478 F2d 674 Ppg Industries Inc v. Continental Oil Company

478 F.2d 674

PPG INDUSTRIES, INC., Plaintiff-Appellant,

No. 72-3148.

United States Court of Appeals,
Fifth Circuit.

May 9, 1973.
Rehearing Denied June 7, 1973.

Oliver P. Stockwell, Fred H. Sievert, Jr., Lake Charles, La., Raymond A. Cook, Alfred H. Ebert, Jr., Houston, Tex., David A. Cort, Richard C. Packard, Pittsburgh, Pa., for plaintiff-appellant.

Austin W. Lewis, Gene W. Lafitte, New Orleans, La., John C. Snodgrass, Keith W. Blinn, Harry M. Reasoner, John E. Kennedy, Joseph C. Johnson, Houston, Tex., for defendant-appellee.

Before BELL and THORNBERRY, Circuit Judges, and GROOMS, District Judge.

THORNBERRY, Circuit Judge.

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Appellant PPG Industries (PPG) filed this diversity action below in a Louisiana federal court against appellee Continental Oil Company (Conoco) for a declaration of the parties' rights under a gas sale contract and for an injunction to restrain Conoco from performing certain acts which would constitute a breach of the contract or impair Conoco's ability to perform it. On Conoco's motion the district court stayed further proceedings pending final determination of an action for a declaratory judgment previously filed by Conoco against PPG and one other party in a Texas state court which raised the same issues as the federal suit. PPG appeals from the stay order under 28 U.S.C.A. Sec. 1292(b), having obtained the requisite certificate from the district court and permission from this court to take this interlocutory appeal.1 We affirm the ruling of the district court.


Under a 1963 contract, last amended in 1969, Conoco agreed to sell to PPG on a continuing basis until 1987 large quantities of natural gas which PPG needed for operation of its large chemical plant at Lake Charles, Louisiana. PPG planned to rely heavily on this gas to support expanded operations at the Lake Charles plant, and it so informed Conoco when the contract was amended in 1969. By 1972, however, Conoco had realized that the contract had become "impossible or commercially impracticable of performance because of the drastic national shortage of natural gas and government regulation,"2 and it notified PPG that in 1973 or 1974 it would be unable to supply the amounts of gas agreed upon. PPG and Conoco representatives arranged to meet on May 22, 1972 to discuss the contract and to seek solutions to the problem caused by the gas shortage. On May 10, 1972, about two weeks before the meeting, Conoco filed suit in a state district court in Harris County, Texas against PPG and Olin Corporation, another of its major gas customers, for a declaratory judgment that its failure to supply the amounts of gas originally contemplated would not be a breach of its contractual duties. Subsequently, Olin Corporation was granted a severance, and Conoco amended its original petition to add other gas customers as declaratory defendants.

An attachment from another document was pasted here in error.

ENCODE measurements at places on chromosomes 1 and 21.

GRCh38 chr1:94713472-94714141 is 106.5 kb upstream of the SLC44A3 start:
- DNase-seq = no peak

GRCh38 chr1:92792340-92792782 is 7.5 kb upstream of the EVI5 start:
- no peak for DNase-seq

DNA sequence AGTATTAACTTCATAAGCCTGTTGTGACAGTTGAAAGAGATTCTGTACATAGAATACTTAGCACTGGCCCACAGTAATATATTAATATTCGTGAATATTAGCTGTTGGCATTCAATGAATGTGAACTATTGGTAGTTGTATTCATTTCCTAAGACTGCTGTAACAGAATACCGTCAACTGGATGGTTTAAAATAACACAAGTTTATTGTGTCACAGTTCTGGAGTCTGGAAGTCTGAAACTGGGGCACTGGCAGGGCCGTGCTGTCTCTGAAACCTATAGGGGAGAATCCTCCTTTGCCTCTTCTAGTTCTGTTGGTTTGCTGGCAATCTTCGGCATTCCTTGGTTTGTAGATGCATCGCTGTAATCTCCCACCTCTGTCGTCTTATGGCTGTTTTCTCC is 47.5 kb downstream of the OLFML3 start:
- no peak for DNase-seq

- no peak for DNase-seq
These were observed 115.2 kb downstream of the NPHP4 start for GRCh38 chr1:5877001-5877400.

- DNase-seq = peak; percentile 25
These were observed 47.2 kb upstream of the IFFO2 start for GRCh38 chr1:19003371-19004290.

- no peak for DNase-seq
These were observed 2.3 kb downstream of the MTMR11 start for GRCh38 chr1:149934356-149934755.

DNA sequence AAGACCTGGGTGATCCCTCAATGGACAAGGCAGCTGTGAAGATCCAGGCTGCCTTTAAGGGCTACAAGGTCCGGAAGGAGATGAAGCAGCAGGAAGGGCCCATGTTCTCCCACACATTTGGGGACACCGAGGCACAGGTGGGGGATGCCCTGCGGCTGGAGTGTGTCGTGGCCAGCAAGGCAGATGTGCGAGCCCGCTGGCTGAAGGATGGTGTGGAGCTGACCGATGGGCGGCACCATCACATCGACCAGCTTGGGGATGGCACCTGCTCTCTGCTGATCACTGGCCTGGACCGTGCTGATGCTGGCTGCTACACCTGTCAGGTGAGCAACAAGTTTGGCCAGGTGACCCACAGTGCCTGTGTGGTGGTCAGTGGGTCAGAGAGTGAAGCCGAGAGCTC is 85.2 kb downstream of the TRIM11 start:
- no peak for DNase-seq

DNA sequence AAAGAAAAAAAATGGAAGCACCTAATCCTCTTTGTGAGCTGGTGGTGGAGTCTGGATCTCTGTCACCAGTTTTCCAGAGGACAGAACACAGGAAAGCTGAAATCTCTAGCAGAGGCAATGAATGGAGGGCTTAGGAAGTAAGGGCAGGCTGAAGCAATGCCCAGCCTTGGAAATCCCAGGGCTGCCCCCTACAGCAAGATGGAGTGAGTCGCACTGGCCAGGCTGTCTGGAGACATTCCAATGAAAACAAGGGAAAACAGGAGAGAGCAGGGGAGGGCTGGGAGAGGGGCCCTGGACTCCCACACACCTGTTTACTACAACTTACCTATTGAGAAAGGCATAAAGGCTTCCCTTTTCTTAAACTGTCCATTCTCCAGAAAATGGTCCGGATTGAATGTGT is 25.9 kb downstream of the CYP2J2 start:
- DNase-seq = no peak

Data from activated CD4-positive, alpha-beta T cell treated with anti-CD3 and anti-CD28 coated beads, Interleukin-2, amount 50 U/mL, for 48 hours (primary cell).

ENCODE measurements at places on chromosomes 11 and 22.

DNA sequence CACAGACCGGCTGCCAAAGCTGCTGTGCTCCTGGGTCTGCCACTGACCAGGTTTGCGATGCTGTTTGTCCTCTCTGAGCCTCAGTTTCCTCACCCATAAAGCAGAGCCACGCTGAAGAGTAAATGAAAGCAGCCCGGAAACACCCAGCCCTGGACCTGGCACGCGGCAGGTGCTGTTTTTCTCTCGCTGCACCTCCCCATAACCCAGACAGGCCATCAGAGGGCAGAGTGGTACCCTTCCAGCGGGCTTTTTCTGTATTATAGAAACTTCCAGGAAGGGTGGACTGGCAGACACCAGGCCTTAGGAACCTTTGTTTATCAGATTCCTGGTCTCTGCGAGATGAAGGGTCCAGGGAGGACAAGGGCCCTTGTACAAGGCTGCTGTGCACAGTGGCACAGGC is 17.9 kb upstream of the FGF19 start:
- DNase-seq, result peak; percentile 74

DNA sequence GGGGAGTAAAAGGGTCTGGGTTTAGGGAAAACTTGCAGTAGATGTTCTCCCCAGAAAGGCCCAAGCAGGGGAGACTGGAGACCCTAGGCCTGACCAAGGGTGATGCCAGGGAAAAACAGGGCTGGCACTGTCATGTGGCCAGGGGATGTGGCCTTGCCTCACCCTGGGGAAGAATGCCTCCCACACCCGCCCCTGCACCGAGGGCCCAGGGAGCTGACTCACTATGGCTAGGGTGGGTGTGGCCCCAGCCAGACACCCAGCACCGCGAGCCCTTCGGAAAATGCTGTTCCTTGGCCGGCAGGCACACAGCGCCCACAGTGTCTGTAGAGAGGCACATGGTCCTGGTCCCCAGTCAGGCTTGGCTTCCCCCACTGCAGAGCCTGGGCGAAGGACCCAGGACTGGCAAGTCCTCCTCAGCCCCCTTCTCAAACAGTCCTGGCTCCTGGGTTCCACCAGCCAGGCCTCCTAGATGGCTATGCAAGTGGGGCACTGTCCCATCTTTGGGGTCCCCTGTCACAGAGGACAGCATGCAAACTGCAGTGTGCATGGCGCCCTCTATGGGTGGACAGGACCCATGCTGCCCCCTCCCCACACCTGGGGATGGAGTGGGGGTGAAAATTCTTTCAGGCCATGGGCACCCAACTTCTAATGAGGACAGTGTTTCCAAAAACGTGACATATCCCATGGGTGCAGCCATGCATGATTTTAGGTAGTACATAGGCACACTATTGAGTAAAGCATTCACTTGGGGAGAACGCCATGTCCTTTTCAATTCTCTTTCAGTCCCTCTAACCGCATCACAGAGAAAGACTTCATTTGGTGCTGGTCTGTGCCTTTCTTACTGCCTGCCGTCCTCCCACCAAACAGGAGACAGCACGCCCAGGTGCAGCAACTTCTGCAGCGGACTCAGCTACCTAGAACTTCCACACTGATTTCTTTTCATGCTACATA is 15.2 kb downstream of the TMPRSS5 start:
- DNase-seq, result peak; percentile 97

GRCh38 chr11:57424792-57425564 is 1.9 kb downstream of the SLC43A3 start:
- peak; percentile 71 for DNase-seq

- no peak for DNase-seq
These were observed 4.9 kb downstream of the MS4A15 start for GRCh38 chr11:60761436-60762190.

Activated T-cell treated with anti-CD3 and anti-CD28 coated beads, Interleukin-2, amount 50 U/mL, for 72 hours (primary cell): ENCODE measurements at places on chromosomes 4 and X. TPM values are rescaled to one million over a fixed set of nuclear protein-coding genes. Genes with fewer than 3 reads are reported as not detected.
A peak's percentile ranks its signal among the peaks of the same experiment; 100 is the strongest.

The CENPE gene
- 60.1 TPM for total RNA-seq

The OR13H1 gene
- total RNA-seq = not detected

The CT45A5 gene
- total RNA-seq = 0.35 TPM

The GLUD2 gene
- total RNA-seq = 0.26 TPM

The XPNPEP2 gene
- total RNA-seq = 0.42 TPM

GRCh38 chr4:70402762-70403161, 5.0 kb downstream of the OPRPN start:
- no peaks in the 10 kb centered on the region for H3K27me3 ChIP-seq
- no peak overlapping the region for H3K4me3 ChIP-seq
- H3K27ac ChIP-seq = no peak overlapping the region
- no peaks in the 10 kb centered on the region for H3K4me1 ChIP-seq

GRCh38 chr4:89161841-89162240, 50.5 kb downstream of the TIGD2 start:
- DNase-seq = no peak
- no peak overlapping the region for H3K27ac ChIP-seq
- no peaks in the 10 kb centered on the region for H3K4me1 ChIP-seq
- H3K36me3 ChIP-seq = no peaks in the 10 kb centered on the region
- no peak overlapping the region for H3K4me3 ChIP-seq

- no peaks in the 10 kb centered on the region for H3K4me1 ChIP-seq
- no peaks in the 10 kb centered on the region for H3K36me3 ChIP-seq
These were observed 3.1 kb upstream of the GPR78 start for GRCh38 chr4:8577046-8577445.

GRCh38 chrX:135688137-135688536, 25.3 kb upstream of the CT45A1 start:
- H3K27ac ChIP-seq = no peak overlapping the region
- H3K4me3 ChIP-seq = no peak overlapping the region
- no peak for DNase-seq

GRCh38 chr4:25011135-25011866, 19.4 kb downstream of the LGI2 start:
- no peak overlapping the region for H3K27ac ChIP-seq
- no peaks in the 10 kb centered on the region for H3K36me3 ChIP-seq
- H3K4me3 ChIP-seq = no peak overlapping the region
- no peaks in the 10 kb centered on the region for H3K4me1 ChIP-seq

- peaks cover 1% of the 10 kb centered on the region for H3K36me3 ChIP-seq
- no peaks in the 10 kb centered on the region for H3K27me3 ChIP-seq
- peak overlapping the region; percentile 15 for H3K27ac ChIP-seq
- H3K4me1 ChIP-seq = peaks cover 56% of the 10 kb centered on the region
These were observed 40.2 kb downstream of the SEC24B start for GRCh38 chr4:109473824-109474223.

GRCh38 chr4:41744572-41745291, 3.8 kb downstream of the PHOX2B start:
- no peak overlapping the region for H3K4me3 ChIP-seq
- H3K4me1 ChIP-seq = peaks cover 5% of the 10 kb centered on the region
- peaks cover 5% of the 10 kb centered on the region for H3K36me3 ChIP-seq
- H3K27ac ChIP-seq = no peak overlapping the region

Since the filing of the original Texas suit by Conoco, PPG has undertaken several manuevers designated to relocate the litigation on the contractual questions in Louisiana, where it believes the applicable choice-of-law rule3 and the substantive contracts law4 are more favorable, and Conoco has battled-successfully so far-to confine the litigation to the Texas forum. PPG has sought three times to remove the Texas suit to a federal court in Texas, which might then transfer the case to a federal court in Louisiana; finding a slightly different set of defendants on each removal attempt due to severances of some defendants and additions of others, the federal district court in Texas each time remanded to the state court, either because the requisite diversity did not exist between Conoco and each of the defendants or because one of the declaratory defendants was a Texas resident. See 28 U.S.C.A. Sec. 1441. PPG also filed suit on May 31, 1972 against Conoco in a Louisiana court in Calcasieu Parish, but that court dismissed the action in deference to the Texas court, which had issued a temporary restraining order prohibiting PPG from proceeding further in the Calcasieu Parish suit.